‘Tearless’ is a record that only makes sense in this current cursed timeline, something best shown by the fact that its original release was postponed due yet another racist murder in America. According to a press release from the band, this record was based around “experienc[ing] Earth at a time when collapse is emerging as the prevailing narrative” – something we’ve all arguably done a lot more of over the past few months. AS’s work has always given off an apocalyptic vibe (just look at the cover of their self-titled) and this record is no different – the whole project sounds like the tackiest aspects of 2000s Europop being stretched out and left to rot after a climate catastrophe and I find that morbidly interesting. Some of the main complaints around ‘Tearless’ relate to its short length, inconsistent tracklisting, and overly radio-friendly sound (by AS standards) – all issues that plague the thirty-minute runtime to some extent. However, when things fall into place this record is genuinely exciting – as best shown by single ‘AS Acá’. Whatever qualms I had about janky pacing (and/or supposedly selling out) were pretty much cancelled out by this track, it’s essentially just a dystopian Shakira banger and that’s objectively hard to dislike. The production on this song feels relatively minimal and mirrors Arca’s self-titled, whatever percussion that seeps through the mix feels nearly clinical and helps create a sense of overwhelming dread. ‘Acá’ (and this record as a whole) feels melodramatic, defiled, and vaguely queer – what else do you need from weird pop?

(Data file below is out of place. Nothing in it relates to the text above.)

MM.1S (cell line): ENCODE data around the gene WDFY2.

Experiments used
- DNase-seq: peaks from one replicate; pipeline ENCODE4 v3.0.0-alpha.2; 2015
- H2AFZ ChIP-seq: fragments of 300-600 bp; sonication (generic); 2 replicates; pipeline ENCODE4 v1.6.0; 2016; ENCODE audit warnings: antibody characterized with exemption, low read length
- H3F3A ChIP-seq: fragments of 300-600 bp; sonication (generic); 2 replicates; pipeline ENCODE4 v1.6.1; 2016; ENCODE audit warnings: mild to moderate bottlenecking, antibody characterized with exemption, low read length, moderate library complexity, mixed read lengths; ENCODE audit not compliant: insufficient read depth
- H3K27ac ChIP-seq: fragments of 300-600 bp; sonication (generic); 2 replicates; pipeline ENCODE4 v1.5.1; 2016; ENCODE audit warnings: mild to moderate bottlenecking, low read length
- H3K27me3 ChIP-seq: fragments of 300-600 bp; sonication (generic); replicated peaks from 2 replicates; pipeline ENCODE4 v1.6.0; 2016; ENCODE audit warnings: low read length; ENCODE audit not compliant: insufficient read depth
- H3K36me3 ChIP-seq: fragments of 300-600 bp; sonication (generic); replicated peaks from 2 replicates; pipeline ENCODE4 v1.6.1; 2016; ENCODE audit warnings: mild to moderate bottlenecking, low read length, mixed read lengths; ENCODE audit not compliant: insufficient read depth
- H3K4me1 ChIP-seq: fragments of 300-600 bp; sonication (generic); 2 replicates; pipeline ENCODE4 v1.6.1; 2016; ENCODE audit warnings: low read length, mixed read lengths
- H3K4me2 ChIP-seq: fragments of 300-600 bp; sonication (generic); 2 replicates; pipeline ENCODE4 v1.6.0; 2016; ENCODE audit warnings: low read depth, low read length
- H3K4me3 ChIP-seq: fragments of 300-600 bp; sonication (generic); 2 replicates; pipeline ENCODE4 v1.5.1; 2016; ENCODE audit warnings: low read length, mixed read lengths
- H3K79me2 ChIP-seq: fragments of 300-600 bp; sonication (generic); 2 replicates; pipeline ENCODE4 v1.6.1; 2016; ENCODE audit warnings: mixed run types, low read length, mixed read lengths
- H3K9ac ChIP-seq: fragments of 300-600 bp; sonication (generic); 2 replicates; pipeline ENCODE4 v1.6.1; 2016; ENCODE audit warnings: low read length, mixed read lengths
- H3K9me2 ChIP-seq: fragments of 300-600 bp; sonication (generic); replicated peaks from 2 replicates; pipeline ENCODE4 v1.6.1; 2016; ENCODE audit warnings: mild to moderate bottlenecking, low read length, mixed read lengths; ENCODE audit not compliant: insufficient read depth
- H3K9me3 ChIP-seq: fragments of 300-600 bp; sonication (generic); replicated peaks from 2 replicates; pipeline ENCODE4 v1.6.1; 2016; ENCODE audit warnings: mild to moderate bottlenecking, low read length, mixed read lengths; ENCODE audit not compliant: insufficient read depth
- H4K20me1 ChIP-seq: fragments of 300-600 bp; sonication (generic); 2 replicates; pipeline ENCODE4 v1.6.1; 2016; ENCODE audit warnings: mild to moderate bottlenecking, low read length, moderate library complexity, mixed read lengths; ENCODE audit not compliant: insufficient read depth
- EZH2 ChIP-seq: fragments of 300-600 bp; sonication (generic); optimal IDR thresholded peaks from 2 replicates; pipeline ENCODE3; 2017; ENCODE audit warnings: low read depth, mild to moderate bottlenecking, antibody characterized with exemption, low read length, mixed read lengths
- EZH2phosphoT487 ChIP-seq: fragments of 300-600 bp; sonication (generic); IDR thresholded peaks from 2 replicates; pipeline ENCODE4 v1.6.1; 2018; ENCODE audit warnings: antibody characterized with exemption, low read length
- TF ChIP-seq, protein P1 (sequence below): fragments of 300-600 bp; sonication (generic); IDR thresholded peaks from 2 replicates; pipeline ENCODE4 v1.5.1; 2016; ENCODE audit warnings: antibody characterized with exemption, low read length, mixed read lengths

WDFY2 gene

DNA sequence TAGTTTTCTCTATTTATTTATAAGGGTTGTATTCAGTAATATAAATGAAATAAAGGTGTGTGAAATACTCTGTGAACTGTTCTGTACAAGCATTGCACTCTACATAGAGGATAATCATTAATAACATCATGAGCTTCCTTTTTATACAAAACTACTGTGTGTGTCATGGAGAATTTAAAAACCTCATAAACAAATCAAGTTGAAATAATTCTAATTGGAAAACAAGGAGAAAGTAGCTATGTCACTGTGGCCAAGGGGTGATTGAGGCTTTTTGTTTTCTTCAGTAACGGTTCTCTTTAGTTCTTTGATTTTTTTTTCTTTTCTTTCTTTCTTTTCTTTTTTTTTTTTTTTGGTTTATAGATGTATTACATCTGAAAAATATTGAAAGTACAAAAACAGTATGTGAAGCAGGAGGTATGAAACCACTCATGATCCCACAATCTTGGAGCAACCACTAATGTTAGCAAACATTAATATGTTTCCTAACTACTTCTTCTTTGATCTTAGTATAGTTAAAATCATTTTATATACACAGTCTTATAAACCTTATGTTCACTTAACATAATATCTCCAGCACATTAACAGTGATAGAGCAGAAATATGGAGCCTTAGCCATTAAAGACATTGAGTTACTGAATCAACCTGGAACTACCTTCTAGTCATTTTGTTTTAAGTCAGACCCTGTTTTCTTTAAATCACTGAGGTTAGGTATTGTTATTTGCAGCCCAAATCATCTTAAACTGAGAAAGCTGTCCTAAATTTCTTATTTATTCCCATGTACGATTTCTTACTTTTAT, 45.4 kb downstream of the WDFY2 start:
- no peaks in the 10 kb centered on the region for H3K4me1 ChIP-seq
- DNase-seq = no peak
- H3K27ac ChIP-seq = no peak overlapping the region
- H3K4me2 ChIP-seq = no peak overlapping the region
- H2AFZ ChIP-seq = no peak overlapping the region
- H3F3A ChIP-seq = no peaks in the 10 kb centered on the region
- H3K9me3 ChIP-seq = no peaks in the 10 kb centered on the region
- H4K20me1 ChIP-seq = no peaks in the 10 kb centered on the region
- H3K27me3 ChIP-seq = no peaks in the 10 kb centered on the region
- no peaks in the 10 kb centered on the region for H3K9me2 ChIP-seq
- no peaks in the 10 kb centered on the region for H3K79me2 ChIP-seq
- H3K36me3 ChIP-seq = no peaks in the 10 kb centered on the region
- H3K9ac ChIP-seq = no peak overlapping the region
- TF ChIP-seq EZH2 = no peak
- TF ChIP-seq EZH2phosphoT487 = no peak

Nazar – Guerrilla

I feel like each year there’s at least one record I wish Mark Fisher was around to cover – Nazar’s Hyperdub debut gets to hold this honour for 2020. The Manchester-based producer uses the term “rough kuduro” to describe his creative output, going on to describe his work as an attempt to “weaponise” the local style of his native Angola in order to expose the rampant inequality and seedy underbelly that underpins their society and collective history. ‘Guerrilla’ serves as the intensely personal corollary of Nazar’s output, with the record being an attempt to understand and deal with the fierce Angolan civil war his family fought in. To say that this album is intense would be an understatement – Nazar delivers some of the sharpest and most caustic techno of the year, something that shouldn’t surprise you given the subject matter. ‘Guerrilla’ is a near-constant onslaught but an oddly intricate one at that – it never verges into complete chaos and every minute detail feels deliberately placed. One of the things that impressed me about this record the most was how meticulous the sound design and mixing felt – percussion slices and grates, tracks border on being claustrophobic, and whatever brief moments of respite you encounter are genuinely arresting. Interlude ‘Mother’ is unironically one of the most calming and beautiful tracks of the year, if anything just because of how harsh the tunes it’s sandwiched between are. ‘Guerrilla’ is an engaging work as it captures the active contradictions inherent to civil war in a thoroughly human way, that and the fact it clearly slaps while doing so.